BOSTON, Apr. 19, 2004
A former Indian medical student at the Tufts University
School of Medicine was sentenced today to a term of
just under one year in prison on federal charges of
loan and scholarship fraud.
United States Attorney Michael J. Sullivan announced
today that ARIJIT KUMAR CHOWDHURY, a/k/a Steve Valdez,
a/k/a Dale Barber, age 36, formerly of Somerville,
Massachusetts, was sentenced today by U.S. District
Judge Joseph L. Tauro to a term of 364 days in prison,
to be followed by 2 years of supervised release. CHOWDHURY
was also ordered to pay restitution to the educational
institutions and student loan agencies from whom he
At a previous hearing, CHOWDHURY pled guilty to a
three-count Indictment charging him with fraud in
connection with obtaining federally guaranteed Stafford
loans totaling approximately $98,865; fraud in obtaining
a half- tuition scholarship from Tufts University;
and making false statements to the U.S. Department
of Health and Human Services in obtaining a $36,666
scholarship under the Department's Scholarships for
Disadvantaged Students program.
At the plea hearing, the prosecutor told the Court
that, had the case proceeded to trial, the evidence
would have proven that CHOWDHURY entered the United
States from his native India in the late 1980's, on
a student visa. After spending two years at Texas
A&M University, CHOWDHURY left college and his
visa expired. CHOWDHURY remained in the United States,
however, using the name Steven Valdez and a social
security number taken from an individual with a similar
name. Using the name Valdez, CHOWDHURY falsely claimed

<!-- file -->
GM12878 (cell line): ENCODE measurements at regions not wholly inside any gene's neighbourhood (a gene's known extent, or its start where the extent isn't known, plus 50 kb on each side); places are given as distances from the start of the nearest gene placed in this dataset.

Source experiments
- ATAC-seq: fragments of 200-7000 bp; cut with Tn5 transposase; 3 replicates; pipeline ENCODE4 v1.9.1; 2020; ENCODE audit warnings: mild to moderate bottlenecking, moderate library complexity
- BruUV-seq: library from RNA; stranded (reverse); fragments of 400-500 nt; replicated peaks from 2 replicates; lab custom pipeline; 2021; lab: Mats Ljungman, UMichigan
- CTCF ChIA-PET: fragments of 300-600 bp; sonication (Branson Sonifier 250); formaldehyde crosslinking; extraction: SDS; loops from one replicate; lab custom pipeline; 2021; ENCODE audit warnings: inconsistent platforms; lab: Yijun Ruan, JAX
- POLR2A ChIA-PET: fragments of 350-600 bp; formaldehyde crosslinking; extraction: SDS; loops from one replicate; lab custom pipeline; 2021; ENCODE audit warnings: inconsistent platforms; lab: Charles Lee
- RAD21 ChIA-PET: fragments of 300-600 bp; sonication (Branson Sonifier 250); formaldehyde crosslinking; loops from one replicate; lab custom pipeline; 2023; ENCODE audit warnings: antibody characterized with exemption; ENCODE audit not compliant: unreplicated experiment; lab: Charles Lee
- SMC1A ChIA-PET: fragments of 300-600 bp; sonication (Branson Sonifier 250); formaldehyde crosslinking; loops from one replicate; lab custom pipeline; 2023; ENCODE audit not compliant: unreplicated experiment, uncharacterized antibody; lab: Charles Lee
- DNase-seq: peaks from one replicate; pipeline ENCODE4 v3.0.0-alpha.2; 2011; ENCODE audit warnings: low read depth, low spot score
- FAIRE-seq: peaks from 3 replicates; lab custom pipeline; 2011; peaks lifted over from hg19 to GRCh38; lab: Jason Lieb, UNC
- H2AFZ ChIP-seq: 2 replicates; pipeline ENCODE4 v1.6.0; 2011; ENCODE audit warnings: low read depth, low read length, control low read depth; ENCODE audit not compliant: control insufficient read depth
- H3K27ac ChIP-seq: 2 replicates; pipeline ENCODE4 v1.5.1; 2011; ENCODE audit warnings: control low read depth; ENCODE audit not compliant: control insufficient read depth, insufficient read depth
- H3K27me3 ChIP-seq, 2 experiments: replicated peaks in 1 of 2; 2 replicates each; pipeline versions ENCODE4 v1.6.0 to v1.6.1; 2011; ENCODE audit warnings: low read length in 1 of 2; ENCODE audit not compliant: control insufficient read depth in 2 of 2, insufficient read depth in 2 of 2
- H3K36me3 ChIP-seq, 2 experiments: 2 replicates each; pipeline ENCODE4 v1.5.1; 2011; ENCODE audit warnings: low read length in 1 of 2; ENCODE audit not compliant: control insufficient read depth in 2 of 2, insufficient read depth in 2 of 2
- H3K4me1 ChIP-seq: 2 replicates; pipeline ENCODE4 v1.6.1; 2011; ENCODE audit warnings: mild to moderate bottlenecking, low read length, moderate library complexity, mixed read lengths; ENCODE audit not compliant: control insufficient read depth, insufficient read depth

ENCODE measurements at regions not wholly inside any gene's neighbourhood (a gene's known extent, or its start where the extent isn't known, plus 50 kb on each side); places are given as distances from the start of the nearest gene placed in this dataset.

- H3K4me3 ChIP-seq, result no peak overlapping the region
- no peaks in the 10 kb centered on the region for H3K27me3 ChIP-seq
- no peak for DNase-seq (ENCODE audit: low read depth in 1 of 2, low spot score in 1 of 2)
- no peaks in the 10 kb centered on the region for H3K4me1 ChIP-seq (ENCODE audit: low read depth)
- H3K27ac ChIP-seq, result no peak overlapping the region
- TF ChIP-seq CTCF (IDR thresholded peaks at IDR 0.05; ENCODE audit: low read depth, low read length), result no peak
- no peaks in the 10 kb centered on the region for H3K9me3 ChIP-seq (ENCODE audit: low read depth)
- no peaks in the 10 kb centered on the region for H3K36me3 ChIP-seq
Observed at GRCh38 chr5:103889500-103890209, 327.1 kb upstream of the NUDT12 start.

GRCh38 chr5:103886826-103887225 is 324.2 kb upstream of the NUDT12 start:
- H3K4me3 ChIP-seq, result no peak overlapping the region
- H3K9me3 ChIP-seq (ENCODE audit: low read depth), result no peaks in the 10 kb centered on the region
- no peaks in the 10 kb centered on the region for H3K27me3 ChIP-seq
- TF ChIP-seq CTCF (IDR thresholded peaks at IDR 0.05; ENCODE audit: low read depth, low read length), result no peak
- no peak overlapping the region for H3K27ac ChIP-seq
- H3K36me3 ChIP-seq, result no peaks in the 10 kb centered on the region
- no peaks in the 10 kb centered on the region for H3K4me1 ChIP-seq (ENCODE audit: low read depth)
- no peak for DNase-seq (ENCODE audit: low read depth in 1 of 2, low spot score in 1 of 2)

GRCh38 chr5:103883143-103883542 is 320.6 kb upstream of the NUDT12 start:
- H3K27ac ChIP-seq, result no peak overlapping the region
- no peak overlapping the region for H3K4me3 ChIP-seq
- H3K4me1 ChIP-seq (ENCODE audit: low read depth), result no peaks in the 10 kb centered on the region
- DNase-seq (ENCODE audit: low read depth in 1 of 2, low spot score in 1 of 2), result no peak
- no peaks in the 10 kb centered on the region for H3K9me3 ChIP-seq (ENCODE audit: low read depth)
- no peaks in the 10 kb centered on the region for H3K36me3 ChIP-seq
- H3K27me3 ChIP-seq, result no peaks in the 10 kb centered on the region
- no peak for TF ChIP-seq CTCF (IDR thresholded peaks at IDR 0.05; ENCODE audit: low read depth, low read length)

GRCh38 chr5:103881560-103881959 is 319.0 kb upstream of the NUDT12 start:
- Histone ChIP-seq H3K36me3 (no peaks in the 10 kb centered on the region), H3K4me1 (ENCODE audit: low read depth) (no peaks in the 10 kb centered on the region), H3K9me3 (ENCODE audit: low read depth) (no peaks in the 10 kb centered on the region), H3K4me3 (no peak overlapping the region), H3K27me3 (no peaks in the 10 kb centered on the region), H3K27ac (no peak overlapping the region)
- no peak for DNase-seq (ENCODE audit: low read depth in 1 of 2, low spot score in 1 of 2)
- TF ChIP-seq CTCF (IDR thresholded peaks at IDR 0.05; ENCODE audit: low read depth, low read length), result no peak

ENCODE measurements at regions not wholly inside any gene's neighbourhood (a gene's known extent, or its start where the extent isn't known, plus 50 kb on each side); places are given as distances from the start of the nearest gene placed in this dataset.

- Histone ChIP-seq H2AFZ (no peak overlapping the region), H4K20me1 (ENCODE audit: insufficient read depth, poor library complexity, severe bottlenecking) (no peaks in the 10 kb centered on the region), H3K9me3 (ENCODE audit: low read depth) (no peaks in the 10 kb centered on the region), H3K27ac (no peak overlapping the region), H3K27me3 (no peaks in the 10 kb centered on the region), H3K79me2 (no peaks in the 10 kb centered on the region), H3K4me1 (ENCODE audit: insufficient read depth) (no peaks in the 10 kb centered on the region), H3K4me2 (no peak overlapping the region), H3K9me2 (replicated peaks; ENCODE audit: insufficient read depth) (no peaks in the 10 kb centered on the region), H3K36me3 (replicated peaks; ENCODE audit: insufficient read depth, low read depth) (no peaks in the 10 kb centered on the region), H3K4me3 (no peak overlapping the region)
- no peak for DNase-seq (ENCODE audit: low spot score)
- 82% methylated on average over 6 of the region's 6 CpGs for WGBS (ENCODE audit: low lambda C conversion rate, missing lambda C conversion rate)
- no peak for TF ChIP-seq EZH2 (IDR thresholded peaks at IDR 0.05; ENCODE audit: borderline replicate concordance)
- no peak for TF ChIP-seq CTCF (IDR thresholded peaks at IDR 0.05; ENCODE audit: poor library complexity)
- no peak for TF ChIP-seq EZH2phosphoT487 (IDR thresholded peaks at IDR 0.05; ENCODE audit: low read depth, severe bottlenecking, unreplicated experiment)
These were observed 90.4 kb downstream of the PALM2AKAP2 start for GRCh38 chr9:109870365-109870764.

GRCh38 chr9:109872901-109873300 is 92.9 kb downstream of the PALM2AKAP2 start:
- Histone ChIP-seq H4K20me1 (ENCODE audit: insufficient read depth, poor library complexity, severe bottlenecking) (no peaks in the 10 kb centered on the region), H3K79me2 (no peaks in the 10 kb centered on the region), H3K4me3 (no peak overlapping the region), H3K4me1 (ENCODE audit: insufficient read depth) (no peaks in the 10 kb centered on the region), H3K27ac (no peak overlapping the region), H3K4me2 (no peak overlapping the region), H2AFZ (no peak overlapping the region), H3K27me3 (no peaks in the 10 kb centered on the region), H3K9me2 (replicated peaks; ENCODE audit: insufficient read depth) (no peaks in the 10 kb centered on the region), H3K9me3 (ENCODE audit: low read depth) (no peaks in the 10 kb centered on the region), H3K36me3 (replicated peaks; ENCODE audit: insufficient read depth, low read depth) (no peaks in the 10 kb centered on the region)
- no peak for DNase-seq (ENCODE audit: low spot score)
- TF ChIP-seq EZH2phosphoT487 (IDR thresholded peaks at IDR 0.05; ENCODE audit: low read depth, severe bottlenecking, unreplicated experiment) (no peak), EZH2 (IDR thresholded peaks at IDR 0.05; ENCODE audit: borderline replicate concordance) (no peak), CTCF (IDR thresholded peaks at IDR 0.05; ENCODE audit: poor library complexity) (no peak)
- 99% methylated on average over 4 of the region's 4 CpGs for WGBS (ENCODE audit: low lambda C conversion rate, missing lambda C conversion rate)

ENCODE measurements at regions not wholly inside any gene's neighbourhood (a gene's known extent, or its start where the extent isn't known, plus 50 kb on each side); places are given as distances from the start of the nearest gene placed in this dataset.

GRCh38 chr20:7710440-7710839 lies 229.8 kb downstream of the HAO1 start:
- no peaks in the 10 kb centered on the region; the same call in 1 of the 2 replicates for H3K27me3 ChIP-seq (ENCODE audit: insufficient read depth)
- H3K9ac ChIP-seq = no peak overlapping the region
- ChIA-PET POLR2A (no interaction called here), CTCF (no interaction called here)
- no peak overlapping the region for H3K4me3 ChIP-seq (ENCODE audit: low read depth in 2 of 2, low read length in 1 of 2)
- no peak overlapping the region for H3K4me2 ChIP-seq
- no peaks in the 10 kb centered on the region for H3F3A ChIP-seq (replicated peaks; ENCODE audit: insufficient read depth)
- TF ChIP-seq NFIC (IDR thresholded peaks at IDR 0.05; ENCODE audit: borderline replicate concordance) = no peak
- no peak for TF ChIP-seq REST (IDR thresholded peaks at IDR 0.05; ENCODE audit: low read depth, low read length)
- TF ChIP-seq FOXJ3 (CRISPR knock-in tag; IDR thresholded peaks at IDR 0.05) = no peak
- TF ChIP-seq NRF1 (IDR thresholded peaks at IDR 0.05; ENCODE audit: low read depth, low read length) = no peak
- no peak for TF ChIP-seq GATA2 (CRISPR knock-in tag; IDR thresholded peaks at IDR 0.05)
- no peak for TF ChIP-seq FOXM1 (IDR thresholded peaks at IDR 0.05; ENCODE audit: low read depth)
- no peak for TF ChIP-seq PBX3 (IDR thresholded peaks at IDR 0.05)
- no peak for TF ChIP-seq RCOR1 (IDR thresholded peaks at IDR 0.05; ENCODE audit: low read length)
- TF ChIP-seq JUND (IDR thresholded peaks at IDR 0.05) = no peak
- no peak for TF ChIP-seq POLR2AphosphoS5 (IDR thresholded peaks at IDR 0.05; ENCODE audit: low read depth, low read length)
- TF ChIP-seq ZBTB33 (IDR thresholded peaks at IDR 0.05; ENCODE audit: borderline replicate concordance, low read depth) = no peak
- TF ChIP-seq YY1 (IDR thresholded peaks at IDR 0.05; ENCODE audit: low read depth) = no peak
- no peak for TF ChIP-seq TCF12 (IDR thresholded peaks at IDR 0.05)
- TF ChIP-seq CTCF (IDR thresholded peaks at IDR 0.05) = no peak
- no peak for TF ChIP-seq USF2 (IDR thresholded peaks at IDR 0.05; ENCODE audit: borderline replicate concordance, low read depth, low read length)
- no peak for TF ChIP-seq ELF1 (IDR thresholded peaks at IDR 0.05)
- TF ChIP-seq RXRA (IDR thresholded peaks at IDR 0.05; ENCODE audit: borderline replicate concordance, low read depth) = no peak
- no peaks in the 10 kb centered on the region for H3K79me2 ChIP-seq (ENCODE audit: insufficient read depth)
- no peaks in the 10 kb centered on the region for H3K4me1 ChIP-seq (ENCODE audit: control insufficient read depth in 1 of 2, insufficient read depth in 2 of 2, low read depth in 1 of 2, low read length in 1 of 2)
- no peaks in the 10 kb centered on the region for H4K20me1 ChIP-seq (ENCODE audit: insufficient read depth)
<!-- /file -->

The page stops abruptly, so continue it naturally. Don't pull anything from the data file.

to be a United States citizen, falsely claimed to
be of Hispanic ethnic background, and falsely claimed
to be an orphan. Based on these false representations,
CHOWDHURY was admitted to Oberlin College and later
to Tufts Medical School, financing his education with
scholarships that were earmarked for students from
disadvantaged backgrounds as well as student loans
that were available only to U.S. citizens.
Chowdhury accused his mentor of instructing him to
steal a Texas co-worker's identity so that Chowdhury
could win scholarships to attend the Oberlin in Ohio.
The doctor allegedly penned recommendations detailing
the boy's horrific childhood in Spain and loss of
his parents, the report said.
Chowdhury graduated at the top his class in premed
and got into Tufts in 1996 on a half-tuition scholarship.
He graduated in 2000 in the top third of his class.
Chowdhury's masquerade as Steve Valdez fell apart
when he tried to get his medical license and discovered
the real Valdez had been convicted of statutory rape
in Missouri, the media report said.
He claimed his mentor offered to save his career
by giving his prodigy his own identity. "Steve
Valdez", then, legally changed his name to Dale
Barber and assumed the doctor's Social Security number.
CHOWDHURY has been in federal custody since his arrest
in August 2004, in connection with these charges.
In sentencing CHOWDHURY, Judge Tauro noted, "He
used up several hundred thousand dollars of financial
aid that could have gone to people who belonged in
this country and I view that as a serious offense."
During the hearing, the Court noted that CHOWDHURY
will face deportation to his native India following
the completion of his prison sentence.
The case was investigated by Special Agents of the
U.S. Department of Education's Office of Inspector
General, the Federal Bureau of Investigation, and
the U.S. Department of Health and Human Services'
Office of Inspector General. It was prosecuted by
Assistant U.S. Attorney Paul G. Levenson in Sullivan's
White Collar Crime Section.